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The V.E. Day Canadian Maple Leaf

One of the most memorable days in history throughout the world was V.E. Day, when victory was declared in Europe ending World War II in that theater. That day was May 5, 1945. Most of us are too young to remember the jubilation that it created, but I am sure almost everyone remembers seeing that famous pictures of the sailor kissing the gal in the middle of the street of New York City on that day, or the dancing in the streets in Paris. This year marks the 60th anniversary of the V.E. Day, and the Royal Canadian Mint has just released one of the best-kept secrets in numismatics. It is a special 60th anniversary, one-ounce silver Maple Leaf commemorating that historic day.

If you want one, you’ll probably never have the opportunity to own it. Why? The Royal Canadian Mint has produced this special commemorative in a low mintage of only 3,500 pieces, and it was made for only European distribution through the Royal Dutch Mint in Holland. Even the subscribers to the Royal Canadian Mint will not be offered an opportunity to purchase these coins.

This silver Canadian Maple Leaf displays three ‘privy marks.’ This is the first time in the history of the Maple Leaf that three ‘privy marks’ have been displayed on a this coin. A ‘privy mark’ is like a mintmark struck on a coin. It is usually a symbol, which indicates the significance of a coin. The three ‘privy marks’ appearing on this commemorative are: a tulip, as the symbol of the liberation of Holland by the Canadians; the logo of the Royal Dutch Mint, since they are distribution center of these coins for Europe; and, an inscription, “V.E. Day” (in Dutch, of course) with the date below, “5-5-45.” These three ‘privy marks’ appear on the Maple Leaf side of the coin with the tulip displayed to the left of the leaf’s stem, and the other two displayed to the right of the leaf’s stem. As always, Queen Elizabeth II is portrayed of the other side of the coin, and this coin is legal tender.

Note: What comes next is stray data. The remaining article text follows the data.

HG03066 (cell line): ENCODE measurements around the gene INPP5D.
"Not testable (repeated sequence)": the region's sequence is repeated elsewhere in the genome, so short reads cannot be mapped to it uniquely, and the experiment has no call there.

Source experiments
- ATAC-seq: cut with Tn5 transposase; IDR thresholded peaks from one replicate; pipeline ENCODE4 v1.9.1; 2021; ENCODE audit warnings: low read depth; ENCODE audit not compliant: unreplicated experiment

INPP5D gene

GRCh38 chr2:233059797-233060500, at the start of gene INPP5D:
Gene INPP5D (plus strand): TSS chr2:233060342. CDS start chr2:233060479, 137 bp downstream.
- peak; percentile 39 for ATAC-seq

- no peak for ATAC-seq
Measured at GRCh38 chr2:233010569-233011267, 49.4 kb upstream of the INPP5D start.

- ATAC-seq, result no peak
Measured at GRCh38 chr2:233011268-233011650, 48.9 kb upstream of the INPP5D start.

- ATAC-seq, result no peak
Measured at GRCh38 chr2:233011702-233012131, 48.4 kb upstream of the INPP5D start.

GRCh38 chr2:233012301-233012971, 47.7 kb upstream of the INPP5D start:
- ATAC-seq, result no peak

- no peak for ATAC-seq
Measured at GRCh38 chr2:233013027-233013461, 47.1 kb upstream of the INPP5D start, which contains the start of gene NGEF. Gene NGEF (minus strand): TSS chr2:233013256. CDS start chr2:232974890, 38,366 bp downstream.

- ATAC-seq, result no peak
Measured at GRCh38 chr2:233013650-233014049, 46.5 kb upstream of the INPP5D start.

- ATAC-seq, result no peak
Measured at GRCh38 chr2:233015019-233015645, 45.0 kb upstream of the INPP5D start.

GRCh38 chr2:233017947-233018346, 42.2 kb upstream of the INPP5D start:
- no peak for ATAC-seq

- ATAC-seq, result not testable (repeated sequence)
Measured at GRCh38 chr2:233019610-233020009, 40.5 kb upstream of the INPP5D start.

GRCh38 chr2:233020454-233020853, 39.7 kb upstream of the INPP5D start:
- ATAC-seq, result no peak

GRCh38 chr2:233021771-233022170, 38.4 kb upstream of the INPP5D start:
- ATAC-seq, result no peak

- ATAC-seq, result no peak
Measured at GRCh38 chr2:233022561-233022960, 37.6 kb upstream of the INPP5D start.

This 60th anniversary, V.E. Day, Silver Maple Leaf is struck as a proof, as indicated on the Certificate of Authenticity, but by all standards, it is really a reverse proof. In other words, instead of the devices (the raised portions of the coin) having a frosted finish against a mirror background, these are just the opposite. The devices are mirrored against a frosted background. It is a much more difficult process to manufacture a reverse proof coin.

When you can find these coins, you will find them in original mint packaging, which means the coin is encapsulated, a Certificate of Authenticity from the Royal Canadian Mint, and in a black velvet case with the inscription “Koninklijke Nederlandse Munt” on the cover. You can also expect these coins to cost considerably more than the standard proof Canadian Maple Leaf.

If you are a history buff, and demand the kind of coins in your collection that are just a little bit different, then you will find this is a coin worth the search. By the way, I also understand that there will be a ¼-ounce gold Maple Leaf version of this same coin. The mintage will be only 1,000, and distribution is also for the European market as well.

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Content copyright © 2013 by Raymond F. Hanisco. All rights reserved.
This content was written by Raymond F. Hanisco. If you wish to use this content in any manner, you need written permission. Contact Gary Eggleston for details.



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